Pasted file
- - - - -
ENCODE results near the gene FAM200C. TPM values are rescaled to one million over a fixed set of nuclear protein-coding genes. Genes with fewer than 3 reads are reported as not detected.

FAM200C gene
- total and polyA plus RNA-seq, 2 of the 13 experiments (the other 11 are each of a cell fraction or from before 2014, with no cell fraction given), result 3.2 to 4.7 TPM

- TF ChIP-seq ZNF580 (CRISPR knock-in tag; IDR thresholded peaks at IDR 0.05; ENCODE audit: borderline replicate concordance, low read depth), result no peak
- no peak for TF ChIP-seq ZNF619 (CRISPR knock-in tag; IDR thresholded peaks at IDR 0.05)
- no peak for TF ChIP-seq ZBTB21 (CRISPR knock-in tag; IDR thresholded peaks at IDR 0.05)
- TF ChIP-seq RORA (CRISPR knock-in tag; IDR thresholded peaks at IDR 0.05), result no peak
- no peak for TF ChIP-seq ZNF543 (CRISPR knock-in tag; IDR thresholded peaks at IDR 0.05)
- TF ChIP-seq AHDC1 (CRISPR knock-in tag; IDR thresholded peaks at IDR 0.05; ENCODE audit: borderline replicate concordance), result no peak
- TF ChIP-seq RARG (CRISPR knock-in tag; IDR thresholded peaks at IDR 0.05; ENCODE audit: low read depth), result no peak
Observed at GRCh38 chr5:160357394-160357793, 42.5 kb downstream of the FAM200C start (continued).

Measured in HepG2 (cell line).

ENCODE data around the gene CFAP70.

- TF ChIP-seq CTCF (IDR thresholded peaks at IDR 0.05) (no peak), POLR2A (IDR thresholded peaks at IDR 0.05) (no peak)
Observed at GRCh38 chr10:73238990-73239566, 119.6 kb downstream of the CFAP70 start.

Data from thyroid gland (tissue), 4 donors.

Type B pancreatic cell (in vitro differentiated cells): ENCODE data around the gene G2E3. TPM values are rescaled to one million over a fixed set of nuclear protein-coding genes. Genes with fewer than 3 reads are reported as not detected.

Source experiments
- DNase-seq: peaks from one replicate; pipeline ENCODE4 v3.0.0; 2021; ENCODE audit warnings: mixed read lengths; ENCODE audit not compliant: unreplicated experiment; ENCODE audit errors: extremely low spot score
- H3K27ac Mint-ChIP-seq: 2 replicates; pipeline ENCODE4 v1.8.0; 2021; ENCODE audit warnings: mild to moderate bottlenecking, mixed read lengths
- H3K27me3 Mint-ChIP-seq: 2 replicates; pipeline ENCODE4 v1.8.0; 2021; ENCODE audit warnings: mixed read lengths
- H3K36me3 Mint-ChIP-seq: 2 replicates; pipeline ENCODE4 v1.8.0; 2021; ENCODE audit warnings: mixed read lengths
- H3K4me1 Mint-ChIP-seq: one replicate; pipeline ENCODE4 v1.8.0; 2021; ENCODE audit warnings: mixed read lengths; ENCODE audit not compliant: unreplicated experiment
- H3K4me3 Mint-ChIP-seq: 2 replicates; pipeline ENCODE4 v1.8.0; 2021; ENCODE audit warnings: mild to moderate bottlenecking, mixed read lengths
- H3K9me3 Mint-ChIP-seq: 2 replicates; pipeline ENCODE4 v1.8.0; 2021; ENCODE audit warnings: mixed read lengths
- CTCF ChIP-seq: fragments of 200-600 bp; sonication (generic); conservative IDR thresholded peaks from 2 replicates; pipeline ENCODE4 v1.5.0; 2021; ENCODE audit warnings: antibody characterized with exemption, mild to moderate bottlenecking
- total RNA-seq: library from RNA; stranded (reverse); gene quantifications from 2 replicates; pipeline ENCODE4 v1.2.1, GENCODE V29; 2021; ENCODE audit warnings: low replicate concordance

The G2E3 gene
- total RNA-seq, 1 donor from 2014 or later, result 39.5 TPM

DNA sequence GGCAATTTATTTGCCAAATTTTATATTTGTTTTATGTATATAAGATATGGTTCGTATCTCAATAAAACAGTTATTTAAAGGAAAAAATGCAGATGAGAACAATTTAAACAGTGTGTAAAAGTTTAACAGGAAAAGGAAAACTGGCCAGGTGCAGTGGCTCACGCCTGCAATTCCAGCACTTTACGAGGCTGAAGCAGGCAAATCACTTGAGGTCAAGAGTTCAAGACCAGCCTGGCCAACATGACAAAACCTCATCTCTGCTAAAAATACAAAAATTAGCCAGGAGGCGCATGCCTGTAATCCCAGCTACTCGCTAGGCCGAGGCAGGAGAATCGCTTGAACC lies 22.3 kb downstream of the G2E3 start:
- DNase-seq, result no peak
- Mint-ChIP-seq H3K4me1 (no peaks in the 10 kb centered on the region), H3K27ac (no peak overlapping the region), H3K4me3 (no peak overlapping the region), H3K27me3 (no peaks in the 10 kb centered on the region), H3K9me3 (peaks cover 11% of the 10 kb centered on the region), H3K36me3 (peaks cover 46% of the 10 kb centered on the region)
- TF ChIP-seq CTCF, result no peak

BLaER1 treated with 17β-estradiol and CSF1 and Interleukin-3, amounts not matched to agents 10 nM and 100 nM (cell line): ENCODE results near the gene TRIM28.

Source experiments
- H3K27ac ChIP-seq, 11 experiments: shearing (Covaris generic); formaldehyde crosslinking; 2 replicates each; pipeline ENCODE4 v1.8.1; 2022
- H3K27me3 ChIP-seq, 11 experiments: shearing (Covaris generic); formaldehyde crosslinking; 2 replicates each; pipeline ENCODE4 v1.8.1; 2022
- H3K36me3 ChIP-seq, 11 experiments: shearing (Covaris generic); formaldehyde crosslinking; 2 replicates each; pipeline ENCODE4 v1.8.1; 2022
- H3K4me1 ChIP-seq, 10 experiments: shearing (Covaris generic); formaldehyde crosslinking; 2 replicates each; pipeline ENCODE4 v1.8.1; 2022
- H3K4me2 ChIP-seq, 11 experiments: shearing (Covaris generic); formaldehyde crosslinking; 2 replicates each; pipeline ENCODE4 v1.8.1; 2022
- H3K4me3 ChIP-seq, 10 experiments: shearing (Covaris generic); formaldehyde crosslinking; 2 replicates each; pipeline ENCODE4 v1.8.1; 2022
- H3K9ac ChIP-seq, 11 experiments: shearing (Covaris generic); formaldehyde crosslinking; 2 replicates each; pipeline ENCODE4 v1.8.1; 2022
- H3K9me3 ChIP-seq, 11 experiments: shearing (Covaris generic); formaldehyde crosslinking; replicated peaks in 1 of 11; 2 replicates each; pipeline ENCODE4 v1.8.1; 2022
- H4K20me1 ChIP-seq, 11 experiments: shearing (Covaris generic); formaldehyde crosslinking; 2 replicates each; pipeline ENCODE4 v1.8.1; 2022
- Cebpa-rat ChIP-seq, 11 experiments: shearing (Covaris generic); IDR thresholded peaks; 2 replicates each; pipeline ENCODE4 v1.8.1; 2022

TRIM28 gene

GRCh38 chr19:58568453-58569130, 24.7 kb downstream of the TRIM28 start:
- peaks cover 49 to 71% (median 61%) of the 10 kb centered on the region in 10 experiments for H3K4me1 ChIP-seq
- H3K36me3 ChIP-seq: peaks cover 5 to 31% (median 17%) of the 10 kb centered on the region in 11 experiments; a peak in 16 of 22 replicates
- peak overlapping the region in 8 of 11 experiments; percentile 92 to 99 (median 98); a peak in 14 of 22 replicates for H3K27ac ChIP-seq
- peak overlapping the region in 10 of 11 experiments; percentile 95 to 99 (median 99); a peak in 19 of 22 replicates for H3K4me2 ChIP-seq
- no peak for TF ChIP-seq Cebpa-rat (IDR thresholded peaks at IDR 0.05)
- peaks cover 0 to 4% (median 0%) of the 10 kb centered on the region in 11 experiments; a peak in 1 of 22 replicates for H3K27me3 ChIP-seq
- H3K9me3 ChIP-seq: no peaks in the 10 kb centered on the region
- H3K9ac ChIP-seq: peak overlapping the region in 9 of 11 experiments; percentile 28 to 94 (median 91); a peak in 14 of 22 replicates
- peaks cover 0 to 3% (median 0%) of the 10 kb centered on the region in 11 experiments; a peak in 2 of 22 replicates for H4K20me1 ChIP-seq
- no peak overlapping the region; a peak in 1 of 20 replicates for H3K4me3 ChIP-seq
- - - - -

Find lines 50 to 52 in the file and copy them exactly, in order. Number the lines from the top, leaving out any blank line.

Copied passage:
- peak overlapping the region in 8 of 11 experiments; percentile 92 to 99 (median 98); a peak in 14 of 22 replicates for H3K27ac ChIP-seq
- peak overlapping the region in 10 of 11 experiments; percentile 95 to 99 (median 99); a peak in 19 of 22 replicates for H3K4me2 ChIP-seq
- no peak for TF ChIP-seq Cebpa-rat (IDR thresholded peaks at IDR 0.05)